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Version: 0.35

Observe Airflow environments with Telescope

Telescope is a CLI developed by Astronomer for generating additional metrics from your Airflow environments. It connects directly to Airflow and generates snapshots of your usage and configurations at different times. This information can help Astronomer support diagnose and resolve issues in your environments.

Telescope assumes your current permissions whenever you run a command. If you have the correct permissions, Telescope can observe your Airflow environments for a specific period and then generate a report that you can share with Astronomer support.

Astronomer recommends that you observe your Deployments with Telescope at least once a month. When required to assist with troubleshooting, you can observe local projects running with the Astro CLI.


To observe a local project with Telescope, you need:

  • docker exec permissions.
  • Access to docker.sock.
  • Python 3.8.

To observe Software Deployments on Kubernetes with Telescope, you need:

  • kubectl.
  • Permission to list nodes and exec into Pods.
  • Airflow 1.15+ or an equivalent version of Astro Runtime or Astronomer Certified.
  • An Airflow metadata db using Postgresql, Mysql, or Sqlite.

To observe a standalone Airflow environment with Telescope, you need:

  • An Airflow environment running on a machine with SSH enabled.
  • Airflow 1.15+ or an equivalent version of Astro Runtime or Astronomer Certified.

Install the Telescope CLI

Depending on where you want to run Telescope, install the CLI on a machine that has permissions for either Docker or your Software Kubernetes cluster.

Go to the Releases page of the Telescope GitHub repository. Based on the operating system and CPU architecture of your machine, download one of the .zip files for the latest available version of Telescope and make it an executable.

For example, to install Telescope on a Linux machine with x86_64 CPU architecture, you would run:

chmod +x telescope-linux-x86_64

Observe deployed environments

In your Kubernetes cluster, run the following command:

telescope --kubernetes --organization-name <your-organization-name>

This command observes all scheduler containers in the cluster and outputs the results of the observation to a file named <observation-date>.<your-organization-name>.data.json.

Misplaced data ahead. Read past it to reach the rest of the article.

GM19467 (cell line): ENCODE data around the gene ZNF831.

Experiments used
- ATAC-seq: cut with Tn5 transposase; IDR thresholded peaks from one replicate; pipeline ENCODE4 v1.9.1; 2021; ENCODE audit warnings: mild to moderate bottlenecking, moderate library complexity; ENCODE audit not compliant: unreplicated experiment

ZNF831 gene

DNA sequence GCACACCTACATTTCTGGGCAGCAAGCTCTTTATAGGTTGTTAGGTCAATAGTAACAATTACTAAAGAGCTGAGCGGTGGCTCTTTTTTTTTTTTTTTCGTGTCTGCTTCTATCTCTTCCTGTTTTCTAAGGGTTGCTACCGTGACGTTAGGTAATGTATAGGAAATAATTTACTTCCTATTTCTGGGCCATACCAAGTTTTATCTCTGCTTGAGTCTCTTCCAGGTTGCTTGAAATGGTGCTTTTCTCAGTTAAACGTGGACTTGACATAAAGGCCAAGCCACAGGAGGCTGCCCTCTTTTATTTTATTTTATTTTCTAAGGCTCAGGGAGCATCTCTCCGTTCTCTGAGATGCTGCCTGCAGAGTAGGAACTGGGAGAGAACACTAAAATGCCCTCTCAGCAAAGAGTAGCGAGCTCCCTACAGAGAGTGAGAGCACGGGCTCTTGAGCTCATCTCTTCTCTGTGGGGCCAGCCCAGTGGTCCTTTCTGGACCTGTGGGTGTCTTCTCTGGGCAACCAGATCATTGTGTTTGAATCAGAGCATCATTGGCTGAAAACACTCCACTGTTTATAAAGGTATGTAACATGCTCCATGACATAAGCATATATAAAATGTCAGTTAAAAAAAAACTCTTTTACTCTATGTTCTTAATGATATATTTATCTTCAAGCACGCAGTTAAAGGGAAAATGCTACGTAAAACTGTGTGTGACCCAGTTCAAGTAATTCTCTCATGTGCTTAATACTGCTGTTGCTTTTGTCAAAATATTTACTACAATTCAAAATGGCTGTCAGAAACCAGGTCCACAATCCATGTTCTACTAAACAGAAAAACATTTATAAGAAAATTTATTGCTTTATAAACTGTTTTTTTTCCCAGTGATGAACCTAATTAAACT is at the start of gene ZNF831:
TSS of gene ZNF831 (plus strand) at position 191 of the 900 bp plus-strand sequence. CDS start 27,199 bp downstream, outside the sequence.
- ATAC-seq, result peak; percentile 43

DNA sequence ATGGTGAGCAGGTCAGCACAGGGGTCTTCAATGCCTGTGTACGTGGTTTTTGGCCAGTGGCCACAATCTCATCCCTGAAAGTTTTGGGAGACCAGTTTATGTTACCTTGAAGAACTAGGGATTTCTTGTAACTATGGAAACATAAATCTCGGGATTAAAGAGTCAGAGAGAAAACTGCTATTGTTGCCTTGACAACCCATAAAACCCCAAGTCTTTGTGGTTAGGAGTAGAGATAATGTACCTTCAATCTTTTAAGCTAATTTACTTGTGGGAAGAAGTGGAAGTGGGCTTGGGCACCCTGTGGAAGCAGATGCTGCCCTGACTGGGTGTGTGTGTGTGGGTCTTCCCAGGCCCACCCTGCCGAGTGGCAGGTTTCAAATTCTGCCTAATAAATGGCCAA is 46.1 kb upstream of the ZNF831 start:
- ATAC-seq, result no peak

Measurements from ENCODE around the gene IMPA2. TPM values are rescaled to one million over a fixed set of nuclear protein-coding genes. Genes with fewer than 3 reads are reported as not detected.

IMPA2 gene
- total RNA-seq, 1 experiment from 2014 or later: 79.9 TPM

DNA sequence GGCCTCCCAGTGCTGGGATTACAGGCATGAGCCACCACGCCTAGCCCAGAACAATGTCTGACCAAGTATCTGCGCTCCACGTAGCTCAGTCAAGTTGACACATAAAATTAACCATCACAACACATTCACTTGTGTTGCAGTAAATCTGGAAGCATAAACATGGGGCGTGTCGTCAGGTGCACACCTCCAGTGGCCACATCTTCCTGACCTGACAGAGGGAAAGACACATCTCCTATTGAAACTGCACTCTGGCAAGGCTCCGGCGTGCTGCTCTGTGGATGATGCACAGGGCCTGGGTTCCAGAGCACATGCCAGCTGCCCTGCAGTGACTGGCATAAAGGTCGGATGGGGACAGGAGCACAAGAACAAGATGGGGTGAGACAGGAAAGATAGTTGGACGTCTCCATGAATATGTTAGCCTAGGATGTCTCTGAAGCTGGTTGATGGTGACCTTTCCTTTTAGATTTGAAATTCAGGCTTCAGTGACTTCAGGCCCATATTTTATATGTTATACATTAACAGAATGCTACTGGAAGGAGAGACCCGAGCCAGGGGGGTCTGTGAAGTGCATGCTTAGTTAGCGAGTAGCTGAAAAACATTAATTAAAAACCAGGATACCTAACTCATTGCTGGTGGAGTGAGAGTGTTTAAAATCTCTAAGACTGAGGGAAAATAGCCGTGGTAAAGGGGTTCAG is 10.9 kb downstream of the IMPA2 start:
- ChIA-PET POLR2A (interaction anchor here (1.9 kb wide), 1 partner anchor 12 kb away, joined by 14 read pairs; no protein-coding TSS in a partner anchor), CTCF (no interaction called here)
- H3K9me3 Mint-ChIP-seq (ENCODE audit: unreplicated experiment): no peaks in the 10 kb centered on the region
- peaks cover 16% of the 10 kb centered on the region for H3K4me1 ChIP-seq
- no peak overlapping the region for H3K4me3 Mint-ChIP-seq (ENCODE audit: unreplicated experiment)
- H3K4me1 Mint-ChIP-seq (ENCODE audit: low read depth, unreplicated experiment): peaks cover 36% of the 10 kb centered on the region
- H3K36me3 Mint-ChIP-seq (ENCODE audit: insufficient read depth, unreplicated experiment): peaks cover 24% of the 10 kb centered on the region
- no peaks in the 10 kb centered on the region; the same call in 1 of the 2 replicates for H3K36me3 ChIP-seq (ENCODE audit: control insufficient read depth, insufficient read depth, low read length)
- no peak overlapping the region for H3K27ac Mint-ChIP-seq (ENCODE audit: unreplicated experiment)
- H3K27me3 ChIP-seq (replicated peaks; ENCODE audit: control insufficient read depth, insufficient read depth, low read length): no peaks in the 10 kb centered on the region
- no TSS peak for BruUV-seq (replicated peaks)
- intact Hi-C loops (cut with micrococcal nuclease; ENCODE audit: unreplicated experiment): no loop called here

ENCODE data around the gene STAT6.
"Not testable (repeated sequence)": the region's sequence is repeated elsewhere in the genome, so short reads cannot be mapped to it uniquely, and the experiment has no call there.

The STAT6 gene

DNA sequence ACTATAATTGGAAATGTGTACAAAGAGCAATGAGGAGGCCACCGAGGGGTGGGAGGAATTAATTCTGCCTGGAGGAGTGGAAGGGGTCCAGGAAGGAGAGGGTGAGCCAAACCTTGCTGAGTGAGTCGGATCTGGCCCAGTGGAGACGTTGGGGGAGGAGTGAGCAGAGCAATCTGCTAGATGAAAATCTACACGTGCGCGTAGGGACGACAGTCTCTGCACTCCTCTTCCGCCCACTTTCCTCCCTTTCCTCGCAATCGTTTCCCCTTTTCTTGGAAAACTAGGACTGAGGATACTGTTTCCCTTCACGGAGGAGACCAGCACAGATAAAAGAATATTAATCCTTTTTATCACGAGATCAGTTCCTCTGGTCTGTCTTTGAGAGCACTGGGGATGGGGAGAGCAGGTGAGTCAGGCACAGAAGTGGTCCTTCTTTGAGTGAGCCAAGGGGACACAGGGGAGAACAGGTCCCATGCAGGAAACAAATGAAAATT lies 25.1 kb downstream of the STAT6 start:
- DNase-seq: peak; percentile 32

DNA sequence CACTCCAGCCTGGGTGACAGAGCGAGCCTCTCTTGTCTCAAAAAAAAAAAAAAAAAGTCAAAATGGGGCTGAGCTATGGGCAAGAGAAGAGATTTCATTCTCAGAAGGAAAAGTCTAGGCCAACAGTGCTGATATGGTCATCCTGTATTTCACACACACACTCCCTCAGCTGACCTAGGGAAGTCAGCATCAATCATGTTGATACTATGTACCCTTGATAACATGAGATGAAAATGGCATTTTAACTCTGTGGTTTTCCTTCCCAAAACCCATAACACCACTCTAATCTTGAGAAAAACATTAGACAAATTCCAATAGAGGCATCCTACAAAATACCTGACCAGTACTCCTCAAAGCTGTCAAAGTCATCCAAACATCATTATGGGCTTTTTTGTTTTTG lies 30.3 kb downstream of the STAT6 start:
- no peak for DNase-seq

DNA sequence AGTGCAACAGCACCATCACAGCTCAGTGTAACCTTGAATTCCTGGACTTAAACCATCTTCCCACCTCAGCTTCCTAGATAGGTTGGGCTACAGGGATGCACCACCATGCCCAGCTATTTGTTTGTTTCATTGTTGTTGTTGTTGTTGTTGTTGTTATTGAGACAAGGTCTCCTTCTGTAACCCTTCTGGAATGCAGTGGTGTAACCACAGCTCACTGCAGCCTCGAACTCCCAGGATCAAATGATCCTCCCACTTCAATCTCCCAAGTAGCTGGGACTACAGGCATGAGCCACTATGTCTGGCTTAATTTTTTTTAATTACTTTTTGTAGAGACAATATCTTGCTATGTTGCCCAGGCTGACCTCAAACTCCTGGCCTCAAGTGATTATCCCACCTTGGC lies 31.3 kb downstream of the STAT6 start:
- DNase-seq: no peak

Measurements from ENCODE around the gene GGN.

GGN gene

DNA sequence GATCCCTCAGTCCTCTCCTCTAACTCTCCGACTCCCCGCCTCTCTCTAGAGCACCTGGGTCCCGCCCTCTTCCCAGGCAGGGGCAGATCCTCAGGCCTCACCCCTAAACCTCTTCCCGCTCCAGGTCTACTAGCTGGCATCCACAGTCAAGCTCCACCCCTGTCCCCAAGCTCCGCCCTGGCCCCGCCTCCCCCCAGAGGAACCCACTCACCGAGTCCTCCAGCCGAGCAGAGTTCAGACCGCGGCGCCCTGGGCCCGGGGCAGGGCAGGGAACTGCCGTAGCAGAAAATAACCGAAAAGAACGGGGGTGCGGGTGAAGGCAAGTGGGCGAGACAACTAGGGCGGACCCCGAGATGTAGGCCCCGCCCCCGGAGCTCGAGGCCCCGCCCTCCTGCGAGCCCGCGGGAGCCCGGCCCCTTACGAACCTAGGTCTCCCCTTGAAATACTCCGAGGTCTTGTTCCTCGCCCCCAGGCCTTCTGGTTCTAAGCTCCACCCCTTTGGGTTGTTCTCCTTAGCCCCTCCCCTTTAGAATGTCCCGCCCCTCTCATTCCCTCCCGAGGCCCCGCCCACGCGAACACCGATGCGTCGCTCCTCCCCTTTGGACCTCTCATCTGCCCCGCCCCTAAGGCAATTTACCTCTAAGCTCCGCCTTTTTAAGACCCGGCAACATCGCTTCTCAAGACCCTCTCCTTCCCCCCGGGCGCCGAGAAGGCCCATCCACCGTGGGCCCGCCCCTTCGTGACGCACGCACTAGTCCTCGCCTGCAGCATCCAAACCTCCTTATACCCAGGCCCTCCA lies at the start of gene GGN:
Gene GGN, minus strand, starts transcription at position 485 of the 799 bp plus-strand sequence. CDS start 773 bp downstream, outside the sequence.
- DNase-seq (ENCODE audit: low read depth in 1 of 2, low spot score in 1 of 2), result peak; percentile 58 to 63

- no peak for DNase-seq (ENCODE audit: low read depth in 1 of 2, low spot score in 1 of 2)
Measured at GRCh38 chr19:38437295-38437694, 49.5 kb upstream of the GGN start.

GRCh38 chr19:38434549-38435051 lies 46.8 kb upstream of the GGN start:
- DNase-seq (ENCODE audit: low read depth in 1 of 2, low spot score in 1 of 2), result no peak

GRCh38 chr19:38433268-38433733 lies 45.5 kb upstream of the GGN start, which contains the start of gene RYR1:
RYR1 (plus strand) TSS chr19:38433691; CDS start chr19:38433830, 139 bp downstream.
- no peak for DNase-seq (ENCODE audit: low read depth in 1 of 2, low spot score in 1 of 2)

By default, Telescope only observes Pods with the label component=scheduler. If your Deployments use an alternative label to denote scheduler Pods, use --label-selector in your command. For example, if your label for scheduler pods is role=scheduler, you would run.

--kubernetes --organization-name <your-organization> --label-selector "role=scheduler"

Observe local environments running with the Astro CLI

Open your Astro project and run the following command:

telescope --docker --organization-name <your-organization-name>

This command observes scheduler containers on Docker and outputs the results of the observation to a file named <observation-date>.<your-organization-name>.data.json.

Observe standalone Airflow environments

You can use Telescope to observe both Apache Airflow environments and standalone Astronomer Certified environments. This setup assumes you have two machines:

  • A remote machine running Airflow.
  • A local machine that you use to connect to your remote machine.
  1. On the remote machine running Airflow, create a file named ~/.ssh/config and then open it.

  2. Add the following configuration to the file:

    Host <your-machine-hostname>
    User <your-username> # Specify the username for logging into the machine
    Port <your-connection-port> # Chose any available port on the machine
  3. Optional. Add additional configurations, such as an SSH key. See Using the SSH Config File.

  4. Optional. Repeat steps 1 through 3 for any additional remote machines that you want to observe with Telescope.

  5. On your local machine, create a file named hosts.yaml and open it.

  6. Add the following configuration to the file:

    - host: <your-machine-hostname>
    - host: <your-machine-hostname-2> # Optional
  7. Run the following command to observe Airflow on the remote machine:

    telescope -f hosts.yaml --organization-name <your-organization-name>

    This command observes the Airflow scheduler and outputs the results of the observation to a file named <observation-date>.<your-organization-name>.data.json.

Telescope report data

After Telescope observes an Airflow environment, it generates a file ending in data.json with information about the environment. The report can include the following details:

  • Airflow version
  • Provider packages and versions
  • Airflow configurations
  • The names of Airflow variables, connections, and settings
  • DAG and task-level configurations
  • Task run usage

Telescope never collects the DAG codes or the contents of Airflow configurations such as variables and connections. To hide DAG names, use the --dag-obfuscation flag in your Telescope command.

For all report details and functions, see the Telescope GitHub repository.

Send Telescope reports to Astronomer support

  1. In the Astronomer support portal, create a ticket named <Organization-name>: Telescope Results
  2. Attach the data.json file that Telescope generated to the ticket.

Advanced configuration

Telescope includes advanced settings for customizing your reports and observing Airflow environments running in containers with custom names. For more information about these settings, see Telescope README or run telescope --help.

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